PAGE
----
The Law Office of Matthew M. Williams, P.C.


1444 North Farnsworth Avenue, Suite 307, Aurora, IL 60505

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Guardianship of a Minor in DuPage County

 Posted on November 21,2022 in Guardianship

kendall county guardianship lawyerGuardianship of a minor child is a serious responsibility, complete with a host of complexities to consider, including the child’s psychological well-being. When a child is orphaned or neglected, they need a suitable guardian; without one, the child becomes the ward of the state. According to Children’s Home + Aid, over 4,000 children enter the Illinois foster care system annually. Currently, there are more than 16,000 children in Illinois’s foster care system.   A guardianship lawyer can provide legal aid for those who wish to establish guardianship over a minor.

What is Guardianship of a Minor?

The court appoints legal guardians if a child’s parents are deceased, detained, infirm, or unwilling to care for the child. Legal guardianship authorizes an adult to the decision-making and care of a child who is not their own. A child’s guardian does not need to be a blood relative of the child and could include the following.   

  • A willing, suitable adult at least 18 years old, who is of sound mind and not disabled

  • A US resident; however, if the child’s parents are deported, some courts may appoint undocumented immigrants 

  • The potential guardian does not pose a threat to the child and is not a convicted felon

Three Types of Guardianship in Illinois

Plenary guardian – This permanent, long-term guardianship ceases when the child turns 18. A Plenary guardian can only relinquish responsibility if the court rules the parent is capable and willing to care for the child again or if another person wishes to become the guardian. A court can appoint a plenary guardian only if the circumstances meet the following criteria.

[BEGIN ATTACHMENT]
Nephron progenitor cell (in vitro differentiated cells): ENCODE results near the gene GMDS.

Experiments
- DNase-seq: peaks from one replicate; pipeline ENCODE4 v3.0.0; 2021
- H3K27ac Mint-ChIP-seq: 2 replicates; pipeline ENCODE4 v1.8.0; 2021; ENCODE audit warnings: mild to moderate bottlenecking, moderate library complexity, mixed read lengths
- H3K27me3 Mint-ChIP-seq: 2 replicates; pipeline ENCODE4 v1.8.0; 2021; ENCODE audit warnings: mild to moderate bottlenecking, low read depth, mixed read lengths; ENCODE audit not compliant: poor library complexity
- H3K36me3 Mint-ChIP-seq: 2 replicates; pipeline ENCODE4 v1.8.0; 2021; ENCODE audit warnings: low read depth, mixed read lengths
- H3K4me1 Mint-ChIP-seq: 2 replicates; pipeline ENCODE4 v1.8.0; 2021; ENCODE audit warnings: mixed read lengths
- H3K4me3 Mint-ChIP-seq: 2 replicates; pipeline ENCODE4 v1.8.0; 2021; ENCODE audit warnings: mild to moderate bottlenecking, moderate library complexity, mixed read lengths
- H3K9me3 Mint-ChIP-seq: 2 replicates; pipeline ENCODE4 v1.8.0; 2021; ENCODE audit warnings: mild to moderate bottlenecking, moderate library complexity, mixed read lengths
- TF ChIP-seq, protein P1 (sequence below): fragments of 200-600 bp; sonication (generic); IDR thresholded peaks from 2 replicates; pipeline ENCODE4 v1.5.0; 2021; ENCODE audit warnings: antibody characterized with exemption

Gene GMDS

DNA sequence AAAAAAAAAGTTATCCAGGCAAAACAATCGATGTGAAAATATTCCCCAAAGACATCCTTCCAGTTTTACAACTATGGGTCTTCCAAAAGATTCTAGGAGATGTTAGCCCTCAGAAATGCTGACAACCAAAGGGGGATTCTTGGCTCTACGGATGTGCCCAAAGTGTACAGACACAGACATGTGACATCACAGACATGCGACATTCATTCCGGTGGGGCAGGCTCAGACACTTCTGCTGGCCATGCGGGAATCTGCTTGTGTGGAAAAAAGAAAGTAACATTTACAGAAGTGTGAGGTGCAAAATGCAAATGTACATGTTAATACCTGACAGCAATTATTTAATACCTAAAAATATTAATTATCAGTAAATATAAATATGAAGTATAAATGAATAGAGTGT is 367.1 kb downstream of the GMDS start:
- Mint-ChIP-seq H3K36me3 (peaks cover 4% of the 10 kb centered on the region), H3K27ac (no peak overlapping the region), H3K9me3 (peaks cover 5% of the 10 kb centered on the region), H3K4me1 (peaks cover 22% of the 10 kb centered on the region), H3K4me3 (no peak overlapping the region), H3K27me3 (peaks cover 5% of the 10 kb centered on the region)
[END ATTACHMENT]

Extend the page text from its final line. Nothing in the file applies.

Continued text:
• The child’s parents are deceased.

  • The child’s parents consent to the guardianship.

  • The child’s parents are detained through arrest, removed by the Department of Child Protective Services (DCFS), or deported for immigration violations.

  • The parents are incapable or resistant to daily decision-making for the child.

  • The parents do not return after willingly leaving the child with another adult. 

Standby guardian – A standby guardian is designated by the child’s parent and occurs when that parent can no longer care for the child due to illness, death, or living apart from the child for a long time. Once the following occurs, standby guardianship commences. 

  • The child’s parent dies.

  • The child’s parent consents.

  • The child’s parent is incapable of caring for the child.

  • The child’s parents are arrested, removed, or deported. 

The standby guardian will then be authorized with full guardianship for 60 days, after which they may petition the court for plenary guardianship. 

Short-term guardian – Guardianship for the child can last up to one year and is chosen by the parent. Although there is no need to go to court, a signed agreement must be witnessed by two adults, excluding the short-term guardian. The child’s parent can terminate the short-term guardianship at any time. Unlike a plenary guardian, short-term guardians do not have control over the child’s assets. 

Contact a Guardianship Lawyer in DuPage County 

At The Law Office of Matthew M. Williams, P.C., committed family law attorney Matthew M. Williams has helped numerous families with guardianship matters. Certified in both collaborative and cooperative law, Matthew M. Williams empathizes with the sensitive nature of guardianship. He evaluates each case, customizes his strategies to his client's needs, and diligently advocates for favorable solutions. If you wish to garner guardianship over a loved one who is a minor, contact an Aurora guardianship attorney at 630-409-8184.



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The Law Office of Matthew M. Williams, P.C.


1444 North Farnsworth Avenue, Suite 307, Aurora, IL 60505

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